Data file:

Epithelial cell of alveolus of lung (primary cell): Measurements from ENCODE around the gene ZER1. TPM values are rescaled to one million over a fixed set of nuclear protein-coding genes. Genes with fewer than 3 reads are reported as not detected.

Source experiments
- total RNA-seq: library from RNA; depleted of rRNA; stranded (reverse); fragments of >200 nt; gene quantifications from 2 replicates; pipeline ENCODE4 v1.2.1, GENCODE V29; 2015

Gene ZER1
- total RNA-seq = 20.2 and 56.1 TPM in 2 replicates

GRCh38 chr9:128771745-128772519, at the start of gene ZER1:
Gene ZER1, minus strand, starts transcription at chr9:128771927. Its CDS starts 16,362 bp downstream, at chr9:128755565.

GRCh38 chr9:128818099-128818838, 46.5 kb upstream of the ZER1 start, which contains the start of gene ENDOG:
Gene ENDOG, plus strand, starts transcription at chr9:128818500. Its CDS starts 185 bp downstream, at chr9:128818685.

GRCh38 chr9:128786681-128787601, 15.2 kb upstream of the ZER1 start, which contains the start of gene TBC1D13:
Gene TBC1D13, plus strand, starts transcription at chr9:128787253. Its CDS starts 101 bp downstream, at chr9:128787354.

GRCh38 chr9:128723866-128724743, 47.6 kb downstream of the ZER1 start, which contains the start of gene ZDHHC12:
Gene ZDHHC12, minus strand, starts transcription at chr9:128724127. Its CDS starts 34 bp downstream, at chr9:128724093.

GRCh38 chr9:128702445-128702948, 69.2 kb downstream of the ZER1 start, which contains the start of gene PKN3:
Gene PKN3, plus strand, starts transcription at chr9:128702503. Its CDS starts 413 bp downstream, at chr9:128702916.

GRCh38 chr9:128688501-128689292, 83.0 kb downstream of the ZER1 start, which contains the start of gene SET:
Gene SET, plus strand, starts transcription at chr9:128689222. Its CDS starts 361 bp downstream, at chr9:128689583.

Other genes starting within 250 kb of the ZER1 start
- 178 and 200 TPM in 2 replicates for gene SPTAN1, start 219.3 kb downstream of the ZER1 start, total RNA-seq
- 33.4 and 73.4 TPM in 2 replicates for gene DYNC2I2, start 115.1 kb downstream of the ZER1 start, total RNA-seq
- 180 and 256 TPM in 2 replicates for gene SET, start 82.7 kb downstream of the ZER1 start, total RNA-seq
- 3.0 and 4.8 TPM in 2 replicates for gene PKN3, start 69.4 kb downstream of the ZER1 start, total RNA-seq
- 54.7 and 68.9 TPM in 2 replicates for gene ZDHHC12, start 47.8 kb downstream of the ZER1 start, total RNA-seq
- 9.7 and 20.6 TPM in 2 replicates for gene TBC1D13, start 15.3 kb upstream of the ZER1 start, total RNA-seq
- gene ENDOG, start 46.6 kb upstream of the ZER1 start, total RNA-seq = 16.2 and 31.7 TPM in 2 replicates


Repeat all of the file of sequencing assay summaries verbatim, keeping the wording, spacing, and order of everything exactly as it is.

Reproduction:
Epithelial cell of alveolus of lung (primary cell): Measurements from ENCODE around the gene ZER1. TPM values are rescaled to one million over a fixed set of nuclear protein-coding genes. Genes with fewer than 3 reads are reported as not detected.

Source experiments
- total RNA-seq: library from RNA; depleted of rRNA; stranded (reverse); fragments of >200 nt; gene quantifications from 2 replicates; pipeline ENCODE4 v1.2.1, GENCODE V29; 2015

Gene ZER1
- total RNA-seq = 20.2 and 56.1 TPM in 2 replicates

GRCh38 chr9:128771745-128772519, at the start of gene ZER1:
Gene ZER1, minus strand, starts transcription at chr9:128771927. Its CDS starts 16,362 bp downstream, at chr9:128755565.

GRCh38 chr9:128818099-128818838, 46.5 kb upstream of the ZER1 start, which contains the start of gene ENDOG:
Gene ENDOG, plus strand, starts transcription at chr9:128818500. Its CDS starts 185 bp downstream, at chr9:128818685.

GRCh38 chr9:128786681-128787601, 15.2 kb upstream of the ZER1 start, which contains the start of gene TBC1D13:
Gene TBC1D13, plus strand, starts transcription at chr9:128787253. Its CDS starts 101 bp downstream, at chr9:128787354.

GRCh38 chr9:128723866-128724743, 47.6 kb downstream of the ZER1 start, which contains the start of gene ZDHHC12:
Gene ZDHHC12, minus strand, starts transcription at chr9:128724127. Its CDS starts 34 bp downstream, at chr9:128724093.

GRCh38 chr9:128702445-128702948, 69.2 kb downstream of the ZER1 start, which contains the start of gene PKN3:
Gene PKN3, plus strand, starts transcription at chr9:128702503. Its CDS starts 413 bp downstream, at chr9:128702916.

GRCh38 chr9:128688501-128689292, 83.0 kb downstream of the ZER1 start, which contains the start of gene SET:
Gene SET, plus strand, starts transcription at chr9:128689222. Its CDS starts 361 bp downstream, at chr9:128689583.

Other genes starting within 250 kb of the ZER1 start
- 178 and 200 TPM in 2 replicates for gene SPTAN1, start 219.3 kb downstream of the ZER1 start, total RNA-seq
- 33.4 and 73.4 TPM in 2 replicates for gene DYNC2I2, start 115.1 kb downstream of the ZER1 start, total RNA-seq
- 180 and 256 TPM in 2 replicates for gene SET, start 82.7 kb downstream of the ZER1 start, total RNA-seq
- 3.0 and 4.8 TPM in 2 replicates for gene PKN3, start 69.4 kb downstream of the ZER1 start, total RNA-seq
- 54.7 and 68.9 TPM in 2 replicates for gene ZDHHC12, start 47.8 kb downstream of the ZER1 start, total RNA-seq
- 9.7 and 20.6 TPM in 2 replicates for gene TBC1D13, start 15.3 kb upstream of the ZER1 start, total RNA-seq
- gene ENDOG, start 46.6 kb upstream of the ZER1 start, total RNA-seq = 16.2 and 31.7 TPM in 2 replicates